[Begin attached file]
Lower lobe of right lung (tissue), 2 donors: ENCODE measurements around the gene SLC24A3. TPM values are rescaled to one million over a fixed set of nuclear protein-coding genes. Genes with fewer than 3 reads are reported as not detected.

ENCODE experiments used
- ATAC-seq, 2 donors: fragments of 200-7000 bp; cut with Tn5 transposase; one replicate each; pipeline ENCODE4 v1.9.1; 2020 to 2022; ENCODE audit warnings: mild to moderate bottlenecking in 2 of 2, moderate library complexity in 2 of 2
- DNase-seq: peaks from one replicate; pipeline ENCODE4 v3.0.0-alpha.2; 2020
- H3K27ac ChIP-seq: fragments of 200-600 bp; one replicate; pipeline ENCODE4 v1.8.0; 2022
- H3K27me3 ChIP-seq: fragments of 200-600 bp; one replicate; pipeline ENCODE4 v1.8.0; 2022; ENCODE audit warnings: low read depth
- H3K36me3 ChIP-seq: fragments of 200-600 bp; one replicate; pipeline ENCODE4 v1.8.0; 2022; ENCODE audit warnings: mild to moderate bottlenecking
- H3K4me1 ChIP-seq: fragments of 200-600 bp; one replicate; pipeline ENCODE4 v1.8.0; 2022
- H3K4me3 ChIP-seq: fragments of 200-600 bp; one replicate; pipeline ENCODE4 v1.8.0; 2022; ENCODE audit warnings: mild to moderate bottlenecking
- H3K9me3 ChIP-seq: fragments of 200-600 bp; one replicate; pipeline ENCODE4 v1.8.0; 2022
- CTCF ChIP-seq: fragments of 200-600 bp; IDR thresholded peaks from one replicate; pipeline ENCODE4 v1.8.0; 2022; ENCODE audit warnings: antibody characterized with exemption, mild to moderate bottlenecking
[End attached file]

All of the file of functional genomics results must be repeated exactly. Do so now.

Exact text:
Lower lobe of right lung (tissue), 2 donors: ENCODE measurements around the gene SLC24A3. TPM values are rescaled to one million over a fixed set of nuclear protein-coding genes. Genes with fewer than 3 reads are reported as not detected.

ENCODE experiments used
- ATAC-seq, 2 donors: fragments of 200-7000 bp; cut with Tn5 transposase; one replicate each; pipeline ENCODE4 v1.9.1; 2020 to 2022; ENCODE audit warnings: mild to moderate bottlenecking in 2 of 2, moderate library complexity in 2 of 2
- DNase-seq: peaks from one replicate; pipeline ENCODE4 v3.0.0-alpha.2; 2020
- H3K27ac ChIP-seq: fragments of 200-600 bp; one replicate; pipeline ENCODE4 v1.8.0; 2022
- H3K27me3 ChIP-seq: fragments of 200-600 bp; one replicate; pipeline ENCODE4 v1.8.0; 2022; ENCODE audit warnings: low read depth
- H3K36me3 ChIP-seq: fragments of 200-600 bp; one replicate; pipeline ENCODE4 v1.8.0; 2022; ENCODE audit warnings: mild to moderate bottlenecking
- H3K4me1 ChIP-seq: fragments of 200-600 bp; one replicate; pipeline ENCODE4 v1.8.0; 2022
- H3K4me3 ChIP-seq: fragments of 200-600 bp; one replicate; pipeline ENCODE4 v1.8.0; 2022; ENCODE audit warnings: mild to moderate bottlenecking
- H3K9me3 ChIP-seq: fragments of 200-600 bp; one replicate; pipeline ENCODE4 v1.8.0; 2022
- CTCF ChIP-seq: fragments of 200-600 bp; IDR thresholded peaks from one replicate; pipeline ENCODE4 v1.8.0; 2022; ENCODE audit warnings: antibody characterized with exemption, mild to moderate bottlenecking